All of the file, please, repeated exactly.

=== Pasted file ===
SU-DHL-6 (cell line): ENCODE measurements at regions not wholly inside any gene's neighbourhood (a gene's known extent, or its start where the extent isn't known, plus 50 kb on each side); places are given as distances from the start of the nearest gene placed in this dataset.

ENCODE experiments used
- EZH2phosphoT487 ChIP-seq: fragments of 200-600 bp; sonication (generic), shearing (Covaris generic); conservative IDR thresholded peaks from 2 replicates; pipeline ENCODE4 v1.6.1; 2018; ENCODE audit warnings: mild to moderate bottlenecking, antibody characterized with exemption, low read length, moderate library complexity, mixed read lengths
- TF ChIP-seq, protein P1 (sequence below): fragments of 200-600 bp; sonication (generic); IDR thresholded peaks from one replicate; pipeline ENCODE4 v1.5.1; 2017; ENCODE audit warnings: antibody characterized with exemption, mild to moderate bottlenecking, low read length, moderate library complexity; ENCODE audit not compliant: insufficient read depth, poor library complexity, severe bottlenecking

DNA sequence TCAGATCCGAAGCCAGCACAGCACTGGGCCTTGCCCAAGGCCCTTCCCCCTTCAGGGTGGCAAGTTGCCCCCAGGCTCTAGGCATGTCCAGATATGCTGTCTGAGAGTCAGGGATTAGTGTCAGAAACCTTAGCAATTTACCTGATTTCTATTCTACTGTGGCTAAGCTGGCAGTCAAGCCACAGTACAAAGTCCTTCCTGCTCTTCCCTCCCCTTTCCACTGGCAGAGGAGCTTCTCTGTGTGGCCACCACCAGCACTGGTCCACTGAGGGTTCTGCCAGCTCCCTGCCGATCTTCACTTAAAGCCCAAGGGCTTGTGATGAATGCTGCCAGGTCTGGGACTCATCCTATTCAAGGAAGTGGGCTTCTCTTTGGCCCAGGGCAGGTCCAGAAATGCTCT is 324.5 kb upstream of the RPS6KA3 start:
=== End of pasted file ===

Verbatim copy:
SU-DHL-6 (cell line): ENCODE measurements at regions not wholly inside any gene's neighbourhood (a gene's known extent, or its start where the extent isn't known, plus 50 kb on each side); places are given as distances from the start of the nearest gene placed in this dataset.

ENCODE experiments used
- EZH2phosphoT487 ChIP-seq: fragments of 200-600 bp; sonication (generic), shearing (Covaris generic); conservative IDR thresholded peaks from 2 replicates; pipeline ENCODE4 v1.6.1; 2018; ENCODE audit warnings: mild to moderate bottlenecking, antibody characterized with exemption, low read length, moderate library complexity, mixed read lengths
- TF ChIP-seq, protein P1 (sequence below): fragments of 200-600 bp; sonication (generic); IDR thresholded peaks from one replicate; pipeline ENCODE4 v1.5.1; 2017; ENCODE audit warnings: antibody characterized with exemption, mild to moderate bottlenecking, low read length, moderate library complexity; ENCODE audit not compliant: insufficient read depth, poor library complexity, severe bottlenecking

DNA sequence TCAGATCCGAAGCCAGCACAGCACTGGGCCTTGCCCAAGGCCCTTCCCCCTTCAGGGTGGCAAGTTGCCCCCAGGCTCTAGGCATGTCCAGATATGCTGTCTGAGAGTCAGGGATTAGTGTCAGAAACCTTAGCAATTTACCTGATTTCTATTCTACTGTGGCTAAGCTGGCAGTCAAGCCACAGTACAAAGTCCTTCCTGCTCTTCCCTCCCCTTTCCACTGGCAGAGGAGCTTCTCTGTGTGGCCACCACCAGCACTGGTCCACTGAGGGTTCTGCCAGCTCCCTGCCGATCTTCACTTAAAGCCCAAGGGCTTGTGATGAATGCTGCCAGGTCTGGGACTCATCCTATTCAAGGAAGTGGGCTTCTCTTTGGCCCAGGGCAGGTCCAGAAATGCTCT is 324.5 kb upstream of the RPS6KA3 start: